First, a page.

When I was a child, my idea of sex was confined to what I saw in the media — two people rolling around underneath the sheets of their bed. I didn't understand what was going on at the time until my parents had the birds and the bees talk with me, but still, sex was not something that was discussed regularly in any setting so I couldn't help but use the movies and television as my main source for sex education. When I was a teenager, I started watching rom-coms so my idea of sex expanded to a scenario where two people who loved each other effortlessly fall into a euphoric experience and then they live happily ever after.

Then something about the idea I had changed as I watched the series premiere of "Secret Life of the American Teenager," a popular teen drama from ABC family about a girl who struggles with being a mother in high school. One of the first and most memorable scenes of the show is when Amy Juergens talks to her best friends about what it was like to have sex for the first time. Her friends were ecstatic for her at first until she revealed her dismay, telling them "I didn't exactly realize what was happening until, like, after two seconds, and then it was just over. And it wasn't fun and definitely not like what you see in the movies, you know, all romantic and stuff."

I heard those words and was immediately taken aback. As a 13-year-old, sex wasn't on my mind much, but I couldn't help but hope that I could experience the magic I saw on screen. Then eight years later I have sex for the first time and I realized that what she said was right...not about the part about it not being fun, but more-so about the part that sex is not actually like what is depicted in the movies.

Here are five examples in movies that created unrealistic sex scenes for its viewers:

1. "Skyfall"

This steamy scene between Bond and Severine make shower sex look passionate and trouble-free, but do its expectations match reality? No. What they don't show you is the sting from the water getting into your eyes, the awkward positions your bodies have to accommodate with if there's a significant height difference between you and your partner and the fact that water is a terrible substitute for lube because it strips away the natural lubrication your genitals produce.

2. "No Strings Attached"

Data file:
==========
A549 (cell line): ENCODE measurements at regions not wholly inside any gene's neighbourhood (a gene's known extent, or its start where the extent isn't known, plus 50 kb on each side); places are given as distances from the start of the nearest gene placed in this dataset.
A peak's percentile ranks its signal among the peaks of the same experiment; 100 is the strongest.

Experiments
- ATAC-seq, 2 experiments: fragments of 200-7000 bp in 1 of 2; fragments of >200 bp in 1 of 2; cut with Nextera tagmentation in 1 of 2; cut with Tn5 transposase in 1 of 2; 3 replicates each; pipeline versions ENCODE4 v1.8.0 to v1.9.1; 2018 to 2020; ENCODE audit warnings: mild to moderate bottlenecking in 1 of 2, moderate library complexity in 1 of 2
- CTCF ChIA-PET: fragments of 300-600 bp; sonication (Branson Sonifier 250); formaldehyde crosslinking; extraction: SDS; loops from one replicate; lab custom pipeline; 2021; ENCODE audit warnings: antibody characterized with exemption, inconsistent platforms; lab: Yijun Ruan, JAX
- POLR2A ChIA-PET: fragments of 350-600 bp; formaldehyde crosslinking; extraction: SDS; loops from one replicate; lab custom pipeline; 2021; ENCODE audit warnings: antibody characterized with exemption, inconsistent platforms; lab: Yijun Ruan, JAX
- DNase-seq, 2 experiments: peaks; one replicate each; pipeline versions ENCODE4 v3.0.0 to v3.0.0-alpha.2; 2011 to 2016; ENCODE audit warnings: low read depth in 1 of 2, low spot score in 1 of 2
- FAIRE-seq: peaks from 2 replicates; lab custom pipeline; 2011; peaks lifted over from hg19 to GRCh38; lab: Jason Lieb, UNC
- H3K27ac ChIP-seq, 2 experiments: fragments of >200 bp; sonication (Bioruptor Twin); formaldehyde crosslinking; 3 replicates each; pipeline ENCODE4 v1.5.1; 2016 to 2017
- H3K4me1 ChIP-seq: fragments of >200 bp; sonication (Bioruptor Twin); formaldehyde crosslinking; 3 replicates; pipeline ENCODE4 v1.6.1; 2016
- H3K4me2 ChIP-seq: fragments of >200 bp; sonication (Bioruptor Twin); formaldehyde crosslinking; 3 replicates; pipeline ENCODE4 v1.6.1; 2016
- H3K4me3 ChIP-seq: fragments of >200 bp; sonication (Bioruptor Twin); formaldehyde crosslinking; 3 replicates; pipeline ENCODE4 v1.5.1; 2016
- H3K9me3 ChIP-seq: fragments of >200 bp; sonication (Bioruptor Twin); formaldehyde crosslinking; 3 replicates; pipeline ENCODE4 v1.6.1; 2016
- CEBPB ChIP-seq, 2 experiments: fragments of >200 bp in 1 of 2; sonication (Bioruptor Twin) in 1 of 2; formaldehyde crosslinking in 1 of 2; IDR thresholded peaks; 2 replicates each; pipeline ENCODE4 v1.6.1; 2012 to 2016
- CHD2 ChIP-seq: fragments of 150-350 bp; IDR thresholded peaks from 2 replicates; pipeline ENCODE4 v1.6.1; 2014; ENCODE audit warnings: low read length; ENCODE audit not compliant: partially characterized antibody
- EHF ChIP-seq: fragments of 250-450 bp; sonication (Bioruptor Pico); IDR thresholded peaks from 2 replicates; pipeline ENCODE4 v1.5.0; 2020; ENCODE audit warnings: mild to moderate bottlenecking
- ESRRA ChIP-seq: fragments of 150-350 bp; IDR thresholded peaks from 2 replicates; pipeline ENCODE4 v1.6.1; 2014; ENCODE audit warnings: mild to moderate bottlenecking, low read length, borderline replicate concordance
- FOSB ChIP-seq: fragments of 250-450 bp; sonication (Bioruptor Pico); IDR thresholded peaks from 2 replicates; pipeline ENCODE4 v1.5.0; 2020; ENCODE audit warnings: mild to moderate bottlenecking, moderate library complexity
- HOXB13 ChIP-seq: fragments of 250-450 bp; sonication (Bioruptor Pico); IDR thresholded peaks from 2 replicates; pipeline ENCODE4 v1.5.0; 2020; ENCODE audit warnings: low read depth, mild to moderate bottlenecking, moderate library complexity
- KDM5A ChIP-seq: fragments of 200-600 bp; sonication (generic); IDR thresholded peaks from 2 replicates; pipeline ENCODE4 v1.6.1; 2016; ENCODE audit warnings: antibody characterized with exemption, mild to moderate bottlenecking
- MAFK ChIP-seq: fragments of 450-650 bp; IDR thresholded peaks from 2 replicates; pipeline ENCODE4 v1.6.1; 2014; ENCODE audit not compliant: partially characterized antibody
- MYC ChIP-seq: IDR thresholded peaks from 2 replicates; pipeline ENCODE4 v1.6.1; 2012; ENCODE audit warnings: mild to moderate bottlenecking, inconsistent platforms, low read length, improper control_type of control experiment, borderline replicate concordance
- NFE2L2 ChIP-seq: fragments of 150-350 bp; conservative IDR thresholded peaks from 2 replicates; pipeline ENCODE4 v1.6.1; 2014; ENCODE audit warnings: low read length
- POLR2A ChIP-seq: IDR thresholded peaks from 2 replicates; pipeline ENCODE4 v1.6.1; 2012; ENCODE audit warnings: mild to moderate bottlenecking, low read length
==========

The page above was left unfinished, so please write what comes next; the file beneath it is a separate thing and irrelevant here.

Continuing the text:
Sometimes there are those moments when you want to have sex, but you don't have that much time on your hands so you have to fit in a quick session before work in the morning, in between classes, or right before the kids come back home. Though Natalie Portman's "O" face is spot on, the main thing that makes her quickie with Ashton Kutcher's unrealistic is that she still manages to climax after 45 seconds without any kind of foreplay, lube, or toys involved. The female orgasm is still possible during a quickie, but in real life, there will still have to be creative measures involved so that enough stimulation outside of penetration is involved to get her warmed up.

3. "Fifty Shades of Grey"

As much as I enjoyed the playfulness behind Ana and Christian dipping ice cream on each other's bodies and licking it off each other, I couldn't help but roll my eyes at how over exaggerated it became. Yes, I understand that when something feels good, a moan or some type of vocalization will happen, but getting some kisses and licks on your thighs isn't going to have you arching your back like a demon going through an exorcism.

4. "Mr. & Mrs. Smith"

Brad Pitt and Angelina Jolie's chemistry and passion in this scene is undeniable and it almost makes you want to start a fight with your partner just so you two can have some hot, angry sex just like them. Here's the problem though. They go from nearly killing each other to being boo'ed up like nothing happened. While angry sex can be a way for some couples to express emotions through adrenaline, it isn't the answer to our problems and shouldn't be a substitute for healthy communication.

5. "Titantic"

The moment in the movie when Kate Winslet's hand slams against the door of the car and drifts down as we stare at her steamy handprint and secretly wish we were sleeping with Leonardo DiCaprio will always be a classic. However, this scene is still a scam for those who hope car sex is as passionate and heartfelt as that. Truth be told, there's limited space to feel comfortable so leg cramps are inevitable and sliding against leather feels awful on your skin. To top things off, if you aren't careful enough, you may get caught by the police and ultimately have to register as a sex offender depending on your state's laws.

I truly hope for the day that sex in the media is represented in more of a realistic way, but until then, we just have to remember to take movies for what they are. Acting. There's a lot of time, scripts, makeup, and lights that are involved in these scenes that make them what they are, unlike the sex that happens in real life. As a matter of fact, sometimes sex isn't romantic. Sometimes it's not a fairy tale. There are times when it can be mind-blowing and other times when it's awkward, funny, or simply not what we expect. Do I appreciate fictional sex? Of course. But mainstream entertainment should also take the time to show us more than the sex we supposedly fantasize about and also show us sex that we can look at and see ourselves.

Dr King
Dr King